Some habits can be relatively benign, even when addictive: caffeine, the athlete’s highs, haute cuisine, tidiness. A benign addiction to coffee can tend to its own daily limit, where the marginal cup of coffee decreases the sought after acuity of thought that motivated the habit in the first place. And you can only run so many miles every day without crippling your ability to run.
Some habits – as prayer, music, discipline, training, courage, thoughtfulness, care, attention, gratitude – are virtuous, and incline us more and more to virtue in every department of life. Virtue is in itself, and in all its varieties, an addictive pleasure, that tends to the general increase of virtue and to the correction, harmony and vim of the whole organism. The virtuous addiction to prayer, for example, tends to permeate life, integrating, settling, and healing it.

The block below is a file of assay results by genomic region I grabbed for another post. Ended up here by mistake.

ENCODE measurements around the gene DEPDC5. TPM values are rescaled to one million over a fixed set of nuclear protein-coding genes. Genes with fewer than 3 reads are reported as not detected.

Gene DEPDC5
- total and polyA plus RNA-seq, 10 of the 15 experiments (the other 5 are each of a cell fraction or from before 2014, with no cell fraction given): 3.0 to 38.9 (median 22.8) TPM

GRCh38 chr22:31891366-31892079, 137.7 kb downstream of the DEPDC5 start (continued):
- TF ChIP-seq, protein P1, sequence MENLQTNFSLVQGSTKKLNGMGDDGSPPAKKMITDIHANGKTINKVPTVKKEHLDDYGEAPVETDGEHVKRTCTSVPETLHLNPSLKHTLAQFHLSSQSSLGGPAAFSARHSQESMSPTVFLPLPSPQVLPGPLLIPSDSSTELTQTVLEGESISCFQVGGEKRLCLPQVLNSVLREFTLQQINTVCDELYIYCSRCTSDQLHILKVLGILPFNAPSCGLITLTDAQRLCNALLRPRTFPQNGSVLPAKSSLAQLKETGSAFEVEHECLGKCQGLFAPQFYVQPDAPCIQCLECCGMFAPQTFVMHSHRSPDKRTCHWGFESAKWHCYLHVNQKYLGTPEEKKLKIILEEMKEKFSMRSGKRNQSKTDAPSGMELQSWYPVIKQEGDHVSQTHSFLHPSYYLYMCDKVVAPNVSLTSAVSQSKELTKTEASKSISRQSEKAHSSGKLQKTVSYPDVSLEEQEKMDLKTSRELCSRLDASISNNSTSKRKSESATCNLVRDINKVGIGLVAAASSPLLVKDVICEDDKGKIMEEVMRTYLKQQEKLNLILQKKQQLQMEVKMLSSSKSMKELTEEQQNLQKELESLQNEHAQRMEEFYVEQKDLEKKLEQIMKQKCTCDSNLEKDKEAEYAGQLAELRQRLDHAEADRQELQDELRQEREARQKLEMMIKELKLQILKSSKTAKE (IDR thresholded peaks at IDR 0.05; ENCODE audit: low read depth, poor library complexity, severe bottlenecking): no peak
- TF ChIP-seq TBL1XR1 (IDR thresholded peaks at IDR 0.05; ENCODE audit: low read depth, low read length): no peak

Benign addictions then are self-limiting, while virtuous addictions salve and ennoble the whole person, more and more. Both sorts tend toward balance, toward what the Greeks called krasis – the just mixture of ingredients in a mixing bowl or Receptacle (a krater).
But many addictions catch the addict in a vicious positive feedback loop wherein ever stronger doses of the addictive pleasure are needed in order to reproduce its characteristic hedonic effect. Eventually the doses, and the need for them, grow so large as to be all-consuming, toxic, and so eventually lethal, somehow or other: to the body, the balance sheet, the career, the family.